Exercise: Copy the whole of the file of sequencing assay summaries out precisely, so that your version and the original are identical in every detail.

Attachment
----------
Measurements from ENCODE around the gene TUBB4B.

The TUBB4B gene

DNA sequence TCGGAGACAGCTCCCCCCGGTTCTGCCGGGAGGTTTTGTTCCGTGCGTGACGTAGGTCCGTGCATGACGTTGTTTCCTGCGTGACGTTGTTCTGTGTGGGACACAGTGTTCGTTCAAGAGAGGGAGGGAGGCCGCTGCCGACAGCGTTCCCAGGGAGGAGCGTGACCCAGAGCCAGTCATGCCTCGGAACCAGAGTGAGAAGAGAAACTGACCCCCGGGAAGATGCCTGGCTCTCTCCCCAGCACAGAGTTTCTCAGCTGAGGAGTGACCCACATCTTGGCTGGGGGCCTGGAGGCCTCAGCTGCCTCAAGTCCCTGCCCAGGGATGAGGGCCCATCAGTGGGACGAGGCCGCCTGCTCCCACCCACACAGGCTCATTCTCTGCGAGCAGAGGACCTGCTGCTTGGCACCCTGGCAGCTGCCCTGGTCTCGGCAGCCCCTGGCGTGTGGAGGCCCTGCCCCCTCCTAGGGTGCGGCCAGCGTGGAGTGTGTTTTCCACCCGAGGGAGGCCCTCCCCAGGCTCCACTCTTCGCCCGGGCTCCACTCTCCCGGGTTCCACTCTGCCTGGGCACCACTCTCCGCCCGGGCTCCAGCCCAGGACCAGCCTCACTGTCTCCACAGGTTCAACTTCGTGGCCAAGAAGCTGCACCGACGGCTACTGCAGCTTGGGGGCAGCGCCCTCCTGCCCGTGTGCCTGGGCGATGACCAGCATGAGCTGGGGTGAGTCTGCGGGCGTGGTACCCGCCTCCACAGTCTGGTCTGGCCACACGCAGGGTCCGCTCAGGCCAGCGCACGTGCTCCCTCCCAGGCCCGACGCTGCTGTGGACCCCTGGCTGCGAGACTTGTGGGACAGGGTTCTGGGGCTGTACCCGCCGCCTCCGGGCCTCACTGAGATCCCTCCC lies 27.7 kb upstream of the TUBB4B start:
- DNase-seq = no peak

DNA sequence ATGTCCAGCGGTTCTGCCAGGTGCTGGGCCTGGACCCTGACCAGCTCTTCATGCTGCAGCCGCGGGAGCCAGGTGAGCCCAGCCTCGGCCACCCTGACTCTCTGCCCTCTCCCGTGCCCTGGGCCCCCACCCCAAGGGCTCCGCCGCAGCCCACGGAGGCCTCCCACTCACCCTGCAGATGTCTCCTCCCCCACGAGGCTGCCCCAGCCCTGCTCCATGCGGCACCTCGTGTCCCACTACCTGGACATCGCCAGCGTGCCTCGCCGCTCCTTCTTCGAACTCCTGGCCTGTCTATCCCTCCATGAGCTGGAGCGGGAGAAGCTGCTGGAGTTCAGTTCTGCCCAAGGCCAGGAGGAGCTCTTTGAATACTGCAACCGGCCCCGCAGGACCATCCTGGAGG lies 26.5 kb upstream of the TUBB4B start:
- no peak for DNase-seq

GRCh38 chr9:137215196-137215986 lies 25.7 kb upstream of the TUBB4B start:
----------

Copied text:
Measurements from ENCODE around the gene TUBB4B.

The TUBB4B gene

DNA sequence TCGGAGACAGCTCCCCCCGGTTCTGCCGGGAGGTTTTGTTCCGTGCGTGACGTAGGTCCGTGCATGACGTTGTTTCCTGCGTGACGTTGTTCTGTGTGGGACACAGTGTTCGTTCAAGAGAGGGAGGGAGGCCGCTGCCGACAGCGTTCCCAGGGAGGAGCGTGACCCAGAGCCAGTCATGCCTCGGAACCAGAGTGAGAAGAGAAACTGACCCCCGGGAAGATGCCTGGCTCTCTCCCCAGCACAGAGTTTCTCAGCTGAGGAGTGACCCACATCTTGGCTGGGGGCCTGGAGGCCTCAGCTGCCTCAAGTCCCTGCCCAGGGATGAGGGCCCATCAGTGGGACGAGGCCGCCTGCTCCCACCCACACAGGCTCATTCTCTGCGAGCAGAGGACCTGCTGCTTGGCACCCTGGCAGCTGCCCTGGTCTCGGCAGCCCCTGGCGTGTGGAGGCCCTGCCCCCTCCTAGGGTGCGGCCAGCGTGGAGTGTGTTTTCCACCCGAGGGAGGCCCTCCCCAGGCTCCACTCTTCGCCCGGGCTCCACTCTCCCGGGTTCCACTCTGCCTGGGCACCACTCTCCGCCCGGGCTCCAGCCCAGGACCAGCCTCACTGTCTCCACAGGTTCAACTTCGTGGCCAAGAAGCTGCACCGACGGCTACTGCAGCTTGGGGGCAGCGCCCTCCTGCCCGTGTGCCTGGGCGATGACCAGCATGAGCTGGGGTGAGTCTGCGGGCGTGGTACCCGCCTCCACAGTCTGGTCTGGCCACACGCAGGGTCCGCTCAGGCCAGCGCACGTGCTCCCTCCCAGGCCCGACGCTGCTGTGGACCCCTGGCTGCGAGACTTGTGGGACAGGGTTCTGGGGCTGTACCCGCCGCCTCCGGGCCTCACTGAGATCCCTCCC lies 27.7 kb upstream of the TUBB4B start:
- DNase-seq = no peak

DNA sequence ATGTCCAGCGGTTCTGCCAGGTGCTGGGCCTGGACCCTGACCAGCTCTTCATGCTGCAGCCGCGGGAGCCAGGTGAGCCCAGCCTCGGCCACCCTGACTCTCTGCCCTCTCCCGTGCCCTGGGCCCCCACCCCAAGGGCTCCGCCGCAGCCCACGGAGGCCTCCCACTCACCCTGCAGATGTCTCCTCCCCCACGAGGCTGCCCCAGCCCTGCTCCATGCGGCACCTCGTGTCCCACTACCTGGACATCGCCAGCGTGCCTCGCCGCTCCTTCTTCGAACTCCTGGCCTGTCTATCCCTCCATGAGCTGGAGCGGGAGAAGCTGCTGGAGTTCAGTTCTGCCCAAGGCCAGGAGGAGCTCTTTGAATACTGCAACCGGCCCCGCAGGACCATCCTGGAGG lies 26.5 kb upstream of the TUBB4B start:
- no peak for DNase-seq

GRCh38 chr9:137215196-137215986 lies 25.7 kb upstream of the TUBB4B start: